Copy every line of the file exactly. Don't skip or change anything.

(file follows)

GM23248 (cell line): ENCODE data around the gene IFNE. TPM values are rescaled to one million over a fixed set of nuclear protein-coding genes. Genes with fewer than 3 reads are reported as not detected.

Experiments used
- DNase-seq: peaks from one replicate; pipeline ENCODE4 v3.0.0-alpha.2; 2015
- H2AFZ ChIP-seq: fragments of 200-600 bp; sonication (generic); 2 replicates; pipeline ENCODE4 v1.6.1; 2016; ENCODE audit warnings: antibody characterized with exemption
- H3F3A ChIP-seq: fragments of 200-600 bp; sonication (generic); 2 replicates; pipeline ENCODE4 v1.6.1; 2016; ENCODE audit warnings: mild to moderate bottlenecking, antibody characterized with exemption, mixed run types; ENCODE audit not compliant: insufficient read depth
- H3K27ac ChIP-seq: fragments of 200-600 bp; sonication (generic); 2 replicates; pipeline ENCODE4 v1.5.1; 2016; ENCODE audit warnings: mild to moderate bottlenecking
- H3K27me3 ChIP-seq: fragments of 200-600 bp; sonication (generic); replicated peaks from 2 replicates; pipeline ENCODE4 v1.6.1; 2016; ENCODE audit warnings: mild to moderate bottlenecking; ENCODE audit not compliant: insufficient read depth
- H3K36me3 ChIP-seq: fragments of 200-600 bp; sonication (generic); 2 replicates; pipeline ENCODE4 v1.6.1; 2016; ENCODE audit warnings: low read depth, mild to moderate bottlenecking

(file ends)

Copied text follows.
GM23248 (cell line): ENCODE data around the gene IFNE. TPM values are rescaled to one million over a fixed set of nuclear protein-coding genes. Genes with fewer than 3 reads are reported as not detected.

Experiments used
- DNase-seq: peaks from one replicate; pipeline ENCODE4 v3.0.0-alpha.2; 2015
- H2AFZ ChIP-seq: fragments of 200-600 bp; sonication (generic); 2 replicates; pipeline ENCODE4 v1.6.1; 2016; ENCODE audit warnings: antibody characterized with exemption
- H3F3A ChIP-seq: fragments of 200-600 bp; sonication (generic); 2 replicates; pipeline ENCODE4 v1.6.1; 2016; ENCODE audit warnings: mild to moderate bottlenecking, antibody characterized with exemption, mixed run types; ENCODE audit not compliant: insufficient read depth
- H3K27ac ChIP-seq: fragments of 200-600 bp; sonication (generic); 2 replicates; pipeline ENCODE4 v1.5.1; 2016; ENCODE audit warnings: mild to moderate bottlenecking
- H3K27me3 ChIP-seq: fragments of 200-600 bp; sonication (generic); replicated peaks from 2 replicates; pipeline ENCODE4 v1.6.1; 2016; ENCODE audit warnings: mild to moderate bottlenecking; ENCODE audit not compliant: insufficient read depth
- H3K36me3 ChIP-seq: fragments of 200-600 bp; sonication (generic); 2 replicates; pipeline ENCODE4 v1.6.1; 2016; ENCODE audit warnings: low read depth, mild to moderate bottlenecking